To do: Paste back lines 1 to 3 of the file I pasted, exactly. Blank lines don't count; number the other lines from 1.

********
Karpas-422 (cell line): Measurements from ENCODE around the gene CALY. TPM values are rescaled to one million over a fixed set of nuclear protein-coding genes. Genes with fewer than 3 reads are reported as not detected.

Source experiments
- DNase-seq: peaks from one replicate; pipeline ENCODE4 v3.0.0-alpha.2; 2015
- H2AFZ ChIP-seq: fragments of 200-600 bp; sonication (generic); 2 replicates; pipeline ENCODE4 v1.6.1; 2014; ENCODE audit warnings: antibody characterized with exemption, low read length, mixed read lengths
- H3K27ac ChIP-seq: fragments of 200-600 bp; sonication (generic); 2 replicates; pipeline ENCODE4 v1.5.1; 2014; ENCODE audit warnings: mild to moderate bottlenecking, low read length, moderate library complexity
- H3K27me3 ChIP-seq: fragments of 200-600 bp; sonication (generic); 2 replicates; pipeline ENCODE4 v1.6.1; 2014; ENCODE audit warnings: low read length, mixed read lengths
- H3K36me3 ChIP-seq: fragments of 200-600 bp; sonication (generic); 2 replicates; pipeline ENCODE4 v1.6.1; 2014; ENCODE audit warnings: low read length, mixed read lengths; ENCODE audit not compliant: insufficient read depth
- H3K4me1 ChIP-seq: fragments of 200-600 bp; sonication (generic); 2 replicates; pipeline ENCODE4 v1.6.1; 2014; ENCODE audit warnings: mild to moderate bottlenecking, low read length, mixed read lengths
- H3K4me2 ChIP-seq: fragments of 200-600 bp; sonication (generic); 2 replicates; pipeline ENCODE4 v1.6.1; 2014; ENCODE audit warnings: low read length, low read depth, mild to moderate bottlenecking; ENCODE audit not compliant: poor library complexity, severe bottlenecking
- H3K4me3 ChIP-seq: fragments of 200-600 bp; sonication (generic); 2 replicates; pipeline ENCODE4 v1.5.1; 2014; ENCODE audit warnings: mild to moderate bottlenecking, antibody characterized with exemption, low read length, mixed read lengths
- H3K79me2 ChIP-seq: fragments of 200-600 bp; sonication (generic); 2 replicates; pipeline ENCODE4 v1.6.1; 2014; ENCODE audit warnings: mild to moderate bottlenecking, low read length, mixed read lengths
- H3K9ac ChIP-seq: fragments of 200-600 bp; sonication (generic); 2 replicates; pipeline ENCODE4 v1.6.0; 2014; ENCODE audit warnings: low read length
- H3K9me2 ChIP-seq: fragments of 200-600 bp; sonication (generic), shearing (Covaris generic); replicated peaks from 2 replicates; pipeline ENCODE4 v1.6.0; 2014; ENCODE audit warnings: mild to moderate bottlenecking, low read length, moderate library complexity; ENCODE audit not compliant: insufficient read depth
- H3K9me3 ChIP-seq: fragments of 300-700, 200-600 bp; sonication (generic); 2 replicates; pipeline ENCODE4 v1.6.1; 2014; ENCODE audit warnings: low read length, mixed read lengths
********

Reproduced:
Karpas-422 (cell line): Measurements from ENCODE around the gene CALY. TPM values are rescaled to one million over a fixed set of nuclear protein-coding genes. Genes with fewer than 3 reads are reported as not detected.

Source experiments
- DNase-seq: peaks from one replicate; pipeline ENCODE4 v3.0.0-alpha.2; 2015